In ALS/MND, a feeding tube is not associated with an increased risk of aspiration, but it does decreases the risk. As Rachel said, giving feed or liquids through a tube should NOT be done when the person is laying flat or almost flat.

    I saw the link in your post discussing feeding tubes and it's not really appropriate to compare PEG placement and use in a person with MND who cannot safely swallow, with people who are failing to thrive, have cancer or GI issues etc.

    But yes, as with all surgical procedures, from the removal of a toenail to cardiac surgery, an elderly person is more at risk of complications and that goes for a PEG procedure too.

    It is a complex decision for your Gran to make and I wish her well.

    Take care (hope your stress levels are somewhat reduced!)

    Love Ellie.
    ​Diagnosed 03/2007. Sporadic Definite ALS/MND Limb Onset.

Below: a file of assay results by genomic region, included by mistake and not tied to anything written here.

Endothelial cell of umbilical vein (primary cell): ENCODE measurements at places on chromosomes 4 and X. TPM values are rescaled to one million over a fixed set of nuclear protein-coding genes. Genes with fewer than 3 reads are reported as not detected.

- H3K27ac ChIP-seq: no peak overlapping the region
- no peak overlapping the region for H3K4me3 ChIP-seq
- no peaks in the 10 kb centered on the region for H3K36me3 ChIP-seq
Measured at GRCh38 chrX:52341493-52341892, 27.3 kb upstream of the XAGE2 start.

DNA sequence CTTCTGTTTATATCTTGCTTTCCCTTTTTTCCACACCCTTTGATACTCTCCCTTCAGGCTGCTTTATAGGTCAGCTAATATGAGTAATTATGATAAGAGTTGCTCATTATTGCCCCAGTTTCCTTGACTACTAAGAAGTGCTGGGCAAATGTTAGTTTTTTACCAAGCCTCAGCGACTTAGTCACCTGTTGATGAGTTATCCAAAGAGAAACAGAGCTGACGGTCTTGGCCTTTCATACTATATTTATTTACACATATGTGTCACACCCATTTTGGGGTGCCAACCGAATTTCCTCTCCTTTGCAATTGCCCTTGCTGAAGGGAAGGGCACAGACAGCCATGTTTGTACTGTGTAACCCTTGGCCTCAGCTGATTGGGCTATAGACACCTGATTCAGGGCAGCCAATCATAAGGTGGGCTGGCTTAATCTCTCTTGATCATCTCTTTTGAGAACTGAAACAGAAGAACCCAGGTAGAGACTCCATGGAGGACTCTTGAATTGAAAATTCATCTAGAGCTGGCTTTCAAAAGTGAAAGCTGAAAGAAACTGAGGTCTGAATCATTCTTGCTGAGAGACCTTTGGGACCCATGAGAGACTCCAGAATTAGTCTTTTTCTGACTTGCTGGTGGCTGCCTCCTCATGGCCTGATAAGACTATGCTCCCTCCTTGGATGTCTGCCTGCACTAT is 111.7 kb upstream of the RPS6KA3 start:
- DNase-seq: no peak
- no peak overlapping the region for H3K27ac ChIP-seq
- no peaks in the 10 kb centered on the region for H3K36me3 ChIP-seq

Eye gaze user - No working limbs - No speech - Feeding tube - Overnight NIV.

  9. #49
    Forum Member Ellie's Avatar
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    Hi Lynne,

    Sorry for butting in !!

    Maybe ask your SLT for a videoflouroscopy swallowing assessment ?

    It's a live X-ray video of you eating, for example, barium infused yoghurt, crumby biscuit and drinking water and will pick up on any subtle difficulties on how you swallow different textures - it's also pretty cool to watch

    That way you can keep track of what's happening and give you an idea on whether or not you'd benefit from a feeding tube.

    Love Ellie.
    ​Diagnosed 03/2007. Sporadic Definite ALS/MND Limb Onset.
    Eye gaze user - No working limbs - No speech - Feeding tube - Overnight NIV.